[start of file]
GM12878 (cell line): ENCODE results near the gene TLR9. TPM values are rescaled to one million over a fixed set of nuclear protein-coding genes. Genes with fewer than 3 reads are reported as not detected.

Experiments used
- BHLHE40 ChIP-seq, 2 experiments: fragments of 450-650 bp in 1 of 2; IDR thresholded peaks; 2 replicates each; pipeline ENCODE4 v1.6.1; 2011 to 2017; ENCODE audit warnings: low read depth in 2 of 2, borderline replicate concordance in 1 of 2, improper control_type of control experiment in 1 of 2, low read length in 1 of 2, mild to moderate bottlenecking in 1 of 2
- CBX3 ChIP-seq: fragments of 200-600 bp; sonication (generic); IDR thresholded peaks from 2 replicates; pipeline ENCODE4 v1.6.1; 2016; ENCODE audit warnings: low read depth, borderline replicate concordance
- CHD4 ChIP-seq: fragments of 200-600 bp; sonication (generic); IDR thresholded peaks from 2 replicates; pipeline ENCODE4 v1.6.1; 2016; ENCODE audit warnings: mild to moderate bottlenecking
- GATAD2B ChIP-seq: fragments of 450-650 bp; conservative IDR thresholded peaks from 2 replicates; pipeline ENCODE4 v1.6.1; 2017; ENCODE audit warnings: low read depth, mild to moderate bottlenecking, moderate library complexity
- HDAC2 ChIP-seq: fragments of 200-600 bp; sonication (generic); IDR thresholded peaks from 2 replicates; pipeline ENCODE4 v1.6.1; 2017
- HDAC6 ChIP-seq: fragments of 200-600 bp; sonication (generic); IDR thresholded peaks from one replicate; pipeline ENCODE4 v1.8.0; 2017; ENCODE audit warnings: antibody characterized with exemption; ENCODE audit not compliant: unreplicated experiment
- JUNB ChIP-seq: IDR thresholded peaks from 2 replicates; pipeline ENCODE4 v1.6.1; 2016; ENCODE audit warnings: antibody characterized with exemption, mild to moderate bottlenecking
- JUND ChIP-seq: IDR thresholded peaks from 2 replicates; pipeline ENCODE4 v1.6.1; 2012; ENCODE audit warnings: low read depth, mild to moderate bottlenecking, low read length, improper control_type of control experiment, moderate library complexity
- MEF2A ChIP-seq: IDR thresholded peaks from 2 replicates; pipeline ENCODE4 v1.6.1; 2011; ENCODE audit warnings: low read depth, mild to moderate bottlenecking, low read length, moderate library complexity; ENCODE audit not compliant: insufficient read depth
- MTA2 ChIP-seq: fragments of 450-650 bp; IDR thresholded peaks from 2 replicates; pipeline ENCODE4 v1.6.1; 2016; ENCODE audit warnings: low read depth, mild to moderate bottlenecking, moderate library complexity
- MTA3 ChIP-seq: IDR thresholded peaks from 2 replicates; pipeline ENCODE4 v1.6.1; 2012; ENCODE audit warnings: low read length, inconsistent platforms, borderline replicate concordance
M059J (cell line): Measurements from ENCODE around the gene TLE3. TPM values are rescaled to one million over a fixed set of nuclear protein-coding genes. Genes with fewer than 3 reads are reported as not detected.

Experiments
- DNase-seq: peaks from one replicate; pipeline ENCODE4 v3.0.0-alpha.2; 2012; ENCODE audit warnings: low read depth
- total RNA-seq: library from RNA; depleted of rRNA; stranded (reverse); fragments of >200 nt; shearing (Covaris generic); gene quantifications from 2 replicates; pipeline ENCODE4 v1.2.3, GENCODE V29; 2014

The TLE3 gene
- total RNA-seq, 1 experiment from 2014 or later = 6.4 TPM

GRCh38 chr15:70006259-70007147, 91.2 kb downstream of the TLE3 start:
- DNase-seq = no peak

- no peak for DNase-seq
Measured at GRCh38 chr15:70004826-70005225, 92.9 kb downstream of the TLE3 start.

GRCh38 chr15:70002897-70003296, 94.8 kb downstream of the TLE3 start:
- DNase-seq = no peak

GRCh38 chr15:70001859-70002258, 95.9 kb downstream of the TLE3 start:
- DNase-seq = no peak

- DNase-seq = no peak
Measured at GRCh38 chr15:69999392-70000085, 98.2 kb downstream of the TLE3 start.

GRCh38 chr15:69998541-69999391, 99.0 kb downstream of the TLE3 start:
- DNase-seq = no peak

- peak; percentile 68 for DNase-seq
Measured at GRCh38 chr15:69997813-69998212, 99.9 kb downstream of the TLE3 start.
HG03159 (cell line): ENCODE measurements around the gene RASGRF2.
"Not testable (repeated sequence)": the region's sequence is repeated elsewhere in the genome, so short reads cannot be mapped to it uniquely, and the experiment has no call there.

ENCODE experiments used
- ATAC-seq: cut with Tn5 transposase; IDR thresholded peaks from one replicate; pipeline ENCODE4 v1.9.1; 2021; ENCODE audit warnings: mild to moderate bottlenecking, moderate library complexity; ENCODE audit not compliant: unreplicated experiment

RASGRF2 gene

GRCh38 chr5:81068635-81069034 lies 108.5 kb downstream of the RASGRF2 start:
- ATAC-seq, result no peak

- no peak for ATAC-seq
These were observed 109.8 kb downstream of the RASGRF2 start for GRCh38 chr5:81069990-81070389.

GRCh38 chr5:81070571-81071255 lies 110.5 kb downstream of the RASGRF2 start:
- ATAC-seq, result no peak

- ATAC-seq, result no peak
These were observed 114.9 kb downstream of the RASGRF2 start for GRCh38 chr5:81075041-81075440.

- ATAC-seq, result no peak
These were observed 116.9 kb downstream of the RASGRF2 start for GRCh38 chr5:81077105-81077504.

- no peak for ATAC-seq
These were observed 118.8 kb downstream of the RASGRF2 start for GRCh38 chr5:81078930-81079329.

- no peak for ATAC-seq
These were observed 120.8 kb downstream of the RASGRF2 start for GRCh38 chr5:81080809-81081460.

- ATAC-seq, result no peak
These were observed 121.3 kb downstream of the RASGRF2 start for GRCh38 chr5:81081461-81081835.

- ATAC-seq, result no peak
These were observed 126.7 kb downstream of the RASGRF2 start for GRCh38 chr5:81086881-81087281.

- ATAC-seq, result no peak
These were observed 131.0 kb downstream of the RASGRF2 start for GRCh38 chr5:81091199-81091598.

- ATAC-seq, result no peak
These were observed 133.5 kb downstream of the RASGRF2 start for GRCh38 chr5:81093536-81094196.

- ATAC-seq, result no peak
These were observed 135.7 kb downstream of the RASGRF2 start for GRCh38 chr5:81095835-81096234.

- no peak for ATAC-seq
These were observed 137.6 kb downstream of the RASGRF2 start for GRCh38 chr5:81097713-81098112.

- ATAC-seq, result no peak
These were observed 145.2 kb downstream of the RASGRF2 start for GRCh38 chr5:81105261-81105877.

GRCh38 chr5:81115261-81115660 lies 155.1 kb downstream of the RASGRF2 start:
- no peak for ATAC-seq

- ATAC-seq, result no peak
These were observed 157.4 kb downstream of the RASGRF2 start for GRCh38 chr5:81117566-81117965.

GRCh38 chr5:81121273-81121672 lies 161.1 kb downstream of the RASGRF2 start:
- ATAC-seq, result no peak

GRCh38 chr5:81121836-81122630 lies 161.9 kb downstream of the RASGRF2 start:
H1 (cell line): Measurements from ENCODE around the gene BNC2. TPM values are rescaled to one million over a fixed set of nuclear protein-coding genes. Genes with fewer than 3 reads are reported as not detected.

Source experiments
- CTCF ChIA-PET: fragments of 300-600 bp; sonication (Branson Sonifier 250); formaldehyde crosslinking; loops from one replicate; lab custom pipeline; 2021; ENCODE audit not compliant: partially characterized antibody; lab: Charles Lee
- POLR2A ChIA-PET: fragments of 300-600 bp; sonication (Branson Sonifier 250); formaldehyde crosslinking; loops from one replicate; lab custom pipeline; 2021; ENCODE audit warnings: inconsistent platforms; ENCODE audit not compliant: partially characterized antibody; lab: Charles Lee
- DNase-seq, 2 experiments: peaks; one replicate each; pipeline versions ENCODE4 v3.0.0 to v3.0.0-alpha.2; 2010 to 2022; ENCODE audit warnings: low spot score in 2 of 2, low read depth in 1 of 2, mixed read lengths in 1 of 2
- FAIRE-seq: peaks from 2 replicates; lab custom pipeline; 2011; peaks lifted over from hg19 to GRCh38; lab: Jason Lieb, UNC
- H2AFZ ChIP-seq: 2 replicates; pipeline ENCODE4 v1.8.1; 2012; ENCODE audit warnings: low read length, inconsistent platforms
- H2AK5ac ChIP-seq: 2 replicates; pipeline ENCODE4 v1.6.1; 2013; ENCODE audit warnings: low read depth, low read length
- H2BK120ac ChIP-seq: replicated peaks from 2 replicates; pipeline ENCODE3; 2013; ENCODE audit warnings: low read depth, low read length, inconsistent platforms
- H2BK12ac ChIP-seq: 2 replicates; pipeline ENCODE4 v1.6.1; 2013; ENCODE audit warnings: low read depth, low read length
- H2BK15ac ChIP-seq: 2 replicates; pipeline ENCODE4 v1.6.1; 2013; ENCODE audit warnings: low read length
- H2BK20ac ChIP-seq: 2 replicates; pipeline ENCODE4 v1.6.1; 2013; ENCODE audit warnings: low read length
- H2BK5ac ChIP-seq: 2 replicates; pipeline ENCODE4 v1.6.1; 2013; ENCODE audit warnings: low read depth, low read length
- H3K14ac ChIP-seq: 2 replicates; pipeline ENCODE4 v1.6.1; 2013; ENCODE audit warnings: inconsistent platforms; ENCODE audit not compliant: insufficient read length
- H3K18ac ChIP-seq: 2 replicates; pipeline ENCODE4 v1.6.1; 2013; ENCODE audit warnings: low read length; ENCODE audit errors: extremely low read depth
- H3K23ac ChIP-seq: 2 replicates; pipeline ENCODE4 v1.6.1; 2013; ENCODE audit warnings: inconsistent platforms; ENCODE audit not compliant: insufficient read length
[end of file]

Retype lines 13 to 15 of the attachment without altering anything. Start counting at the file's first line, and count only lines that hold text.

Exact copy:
- MTA3 ChIP-seq: IDR thresholded peaks from 2 replicates; pipeline ENCODE4 v1.6.1; 2012; ENCODE audit warnings: low read length, inconsistent platforms, borderline replicate concordance
M059J (cell line): Measurements from ENCODE around the gene TLE3. TPM values are rescaled to one million over a fixed set of nuclear protein-coding genes. Genes with fewer than 3 reads are reported as not detected.

Experiments